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Chiltern Hundreds

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CHILTERN HUNDREDS. A portion of the high land of Buckinghamshire is known by the name of the Chiltern Hills. "Formerly these hills abounded in timber, especially beech, and afforded shelter to numerous banditti. To put these down, and to protect the inhabitants of the neighbouring parts from their depreda tions, an officer was appointed under the crown, called the steward of the Chiltern Hundreds." (Geog. of Great Britain, by the Society for the Diffusion of Use ful Knowledge.) The duties have long since ceased, but the nominal office is retained to serve a particular purpose. A member of the House of Commons, who is not in any respect disqualified, cannot resign his seat. A member there fore who wishes to resign, accomplishes his object by applying for the steward ship of the Chiltern Hundreds of Stoke, Desborough, and Bodenham, which, being held to be a place of honour and profit under the crown, vacates the seat, and a new writ is in consequence ordered. This nominal place is in the gift of the chancellor of the exchequer. As soon as the office is obtained it is resigned, that it may serve the same purpose again. Another office which is applied for under similar circumstances, is the stewardship of the manors of East Hendred, North stead, and Hempholme. The offices which have been held to vacate seats may be collected from the several General Journal Indexes, tit. " Elections." In the session of 1842 a committee of the House of Commons was appointed " to inquire whether certain corrupt com promises had been entered into in speci fied boroughs, for the purpose of avoid ing investigation into gross bribery, alleged to have been practised in them ;" and a member for one of these boroughs (Reading) having applied to the chan cellor of the exchequer, requesting that the stewardship of the Chiltern Hundreds might be conferred on him, the chancellor of the exchequer, who anticipated similar applications from members of some of the other boroughs implicated, decided upon refusing the appointment. The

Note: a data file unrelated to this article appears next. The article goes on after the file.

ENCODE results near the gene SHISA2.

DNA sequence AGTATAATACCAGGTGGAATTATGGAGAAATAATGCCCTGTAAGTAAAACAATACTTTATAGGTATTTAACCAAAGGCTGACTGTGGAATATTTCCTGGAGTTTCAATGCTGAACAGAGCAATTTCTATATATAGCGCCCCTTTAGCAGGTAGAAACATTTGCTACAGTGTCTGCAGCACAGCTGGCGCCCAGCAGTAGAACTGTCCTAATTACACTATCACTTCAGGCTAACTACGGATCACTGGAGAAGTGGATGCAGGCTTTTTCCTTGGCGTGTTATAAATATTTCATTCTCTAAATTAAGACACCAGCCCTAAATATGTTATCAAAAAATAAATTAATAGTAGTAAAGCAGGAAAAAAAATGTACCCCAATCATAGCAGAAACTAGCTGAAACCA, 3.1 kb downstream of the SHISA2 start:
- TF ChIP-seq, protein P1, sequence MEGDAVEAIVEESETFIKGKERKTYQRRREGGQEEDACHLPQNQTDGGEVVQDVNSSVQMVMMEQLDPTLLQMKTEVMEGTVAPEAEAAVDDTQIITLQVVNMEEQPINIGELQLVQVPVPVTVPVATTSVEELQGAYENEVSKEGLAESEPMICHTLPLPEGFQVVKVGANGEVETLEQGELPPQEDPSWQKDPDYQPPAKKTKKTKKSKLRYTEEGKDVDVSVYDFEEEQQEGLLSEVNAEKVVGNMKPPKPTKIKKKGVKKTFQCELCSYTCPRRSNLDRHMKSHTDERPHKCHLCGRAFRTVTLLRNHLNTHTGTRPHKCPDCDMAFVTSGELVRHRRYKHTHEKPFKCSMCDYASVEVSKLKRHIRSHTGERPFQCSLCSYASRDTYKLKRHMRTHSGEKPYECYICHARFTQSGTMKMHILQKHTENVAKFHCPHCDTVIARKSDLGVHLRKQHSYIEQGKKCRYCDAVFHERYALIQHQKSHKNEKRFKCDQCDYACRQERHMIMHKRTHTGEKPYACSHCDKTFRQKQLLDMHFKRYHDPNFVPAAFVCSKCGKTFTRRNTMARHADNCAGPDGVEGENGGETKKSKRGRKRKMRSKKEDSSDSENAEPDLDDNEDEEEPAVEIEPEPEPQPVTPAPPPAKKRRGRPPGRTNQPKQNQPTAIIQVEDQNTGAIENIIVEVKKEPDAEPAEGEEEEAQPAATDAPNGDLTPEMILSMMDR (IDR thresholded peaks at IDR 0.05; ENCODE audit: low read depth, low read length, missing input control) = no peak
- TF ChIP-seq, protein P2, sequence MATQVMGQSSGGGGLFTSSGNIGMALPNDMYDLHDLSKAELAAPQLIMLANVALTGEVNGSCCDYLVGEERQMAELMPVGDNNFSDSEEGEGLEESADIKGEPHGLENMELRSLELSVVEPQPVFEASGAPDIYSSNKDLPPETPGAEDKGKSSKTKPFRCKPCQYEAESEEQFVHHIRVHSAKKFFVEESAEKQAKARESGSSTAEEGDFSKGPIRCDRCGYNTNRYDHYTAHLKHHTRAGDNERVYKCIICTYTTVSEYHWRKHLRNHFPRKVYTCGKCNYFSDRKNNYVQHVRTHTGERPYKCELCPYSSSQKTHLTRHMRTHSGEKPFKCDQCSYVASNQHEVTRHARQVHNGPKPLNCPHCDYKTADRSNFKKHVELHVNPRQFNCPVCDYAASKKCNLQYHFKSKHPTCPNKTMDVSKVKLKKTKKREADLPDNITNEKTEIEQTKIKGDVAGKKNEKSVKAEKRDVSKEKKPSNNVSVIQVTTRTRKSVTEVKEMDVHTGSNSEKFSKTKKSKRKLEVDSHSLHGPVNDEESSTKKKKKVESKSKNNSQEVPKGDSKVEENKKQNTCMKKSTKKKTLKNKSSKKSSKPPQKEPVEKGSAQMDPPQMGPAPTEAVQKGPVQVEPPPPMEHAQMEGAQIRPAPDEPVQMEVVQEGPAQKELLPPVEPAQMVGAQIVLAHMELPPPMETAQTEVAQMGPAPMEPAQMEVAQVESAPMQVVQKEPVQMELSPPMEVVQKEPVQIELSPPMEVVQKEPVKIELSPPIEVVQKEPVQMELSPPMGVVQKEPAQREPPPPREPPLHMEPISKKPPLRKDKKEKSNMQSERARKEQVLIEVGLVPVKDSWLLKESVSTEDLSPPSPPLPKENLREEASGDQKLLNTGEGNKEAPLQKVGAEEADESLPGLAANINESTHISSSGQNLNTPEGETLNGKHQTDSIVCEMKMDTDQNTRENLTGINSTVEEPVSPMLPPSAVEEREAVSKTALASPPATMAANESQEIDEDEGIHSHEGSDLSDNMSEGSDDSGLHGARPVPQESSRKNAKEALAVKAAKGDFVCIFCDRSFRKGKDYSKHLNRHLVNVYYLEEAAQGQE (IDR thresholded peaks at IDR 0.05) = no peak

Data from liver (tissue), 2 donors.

reasons he alleged for this refusal, in a letter addressed to the member for Reading, were as follows :—" Under or dinary circumstances I should not feel justified in availing myself of the dis cretion vested in me in order to refuse or delay the appointment for which you have applied, when sought for with a view to the resignation of a seat in par liament. But after the disclosures which have taken place with respect to certain boroughs, of which Reading is one, and after the admission of the facts by the parties interested, I consider that by lending my assistance to the fulfilment of ' any engagement which may have been entered into as arising out of any such compromise, I should, in some sort, make myself a party to transactions which I do not approve, and of which the House of Commons has implied its condemnation. I feel, moreover, that by a refusal on my part of the means by which alone such engagements can be fulfilled, I afford the most effectual discouragement to the entering into similar compromises in future, and thus promote, so far as is in my power, the intentions of the House of Commons."